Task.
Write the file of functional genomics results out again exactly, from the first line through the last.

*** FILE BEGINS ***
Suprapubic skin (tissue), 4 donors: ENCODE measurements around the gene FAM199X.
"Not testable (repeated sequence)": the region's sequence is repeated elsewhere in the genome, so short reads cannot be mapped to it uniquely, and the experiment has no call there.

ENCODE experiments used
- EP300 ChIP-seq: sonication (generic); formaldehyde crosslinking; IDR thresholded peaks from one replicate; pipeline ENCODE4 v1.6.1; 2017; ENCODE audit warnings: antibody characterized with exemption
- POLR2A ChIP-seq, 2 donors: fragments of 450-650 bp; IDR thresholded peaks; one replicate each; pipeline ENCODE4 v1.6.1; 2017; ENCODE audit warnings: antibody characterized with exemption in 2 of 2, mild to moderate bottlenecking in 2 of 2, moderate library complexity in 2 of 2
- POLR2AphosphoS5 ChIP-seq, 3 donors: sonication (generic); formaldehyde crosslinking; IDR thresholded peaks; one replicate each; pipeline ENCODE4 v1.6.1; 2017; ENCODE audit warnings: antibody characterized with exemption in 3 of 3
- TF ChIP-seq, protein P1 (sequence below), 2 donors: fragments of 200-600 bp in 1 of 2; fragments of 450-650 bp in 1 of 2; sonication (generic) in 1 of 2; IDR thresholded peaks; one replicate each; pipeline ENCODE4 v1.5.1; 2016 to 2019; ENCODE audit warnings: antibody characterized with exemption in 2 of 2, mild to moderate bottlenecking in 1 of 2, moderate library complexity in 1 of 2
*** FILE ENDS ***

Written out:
Suprapubic skin (tissue), 4 donors: ENCODE measurements around the gene FAM199X.
"Not testable (repeated sequence)": the region's sequence is repeated elsewhere in the genome, so short reads cannot be mapped to it uniquely, and the experiment has no call there.

ENCODE experiments used
- EP300 ChIP-seq: sonication (generic); formaldehyde crosslinking; IDR thresholded peaks from one replicate; pipeline ENCODE4 v1.6.1; 2017; ENCODE audit warnings: antibody characterized with exemption
- POLR2A ChIP-seq, 2 donors: fragments of 450-650 bp; IDR thresholded peaks; one replicate each; pipeline ENCODE4 v1.6.1; 2017; ENCODE audit warnings: antibody characterized with exemption in 2 of 2, mild to moderate bottlenecking in 2 of 2, moderate library complexity in 2 of 2
- POLR2AphosphoS5 ChIP-seq, 3 donors: sonication (generic); formaldehyde crosslinking; IDR thresholded peaks; one replicate each; pipeline ENCODE4 v1.6.1; 2017; ENCODE audit warnings: antibody characterized with exemption in 3 of 3
- TF ChIP-seq, protein P1 (sequence below), 2 donors: fragments of 200-600 bp in 1 of 2; fragments of 450-650 bp in 1 of 2; sonication (generic) in 1 of 2; IDR thresholded peaks; one replicate each; pipeline ENCODE4 v1.5.1; 2016 to 2019; ENCODE audit warnings: antibody characterized with exemption in 2 of 2, mild to moderate bottlenecking in 1 of 2, moderate library complexity in 1 of 2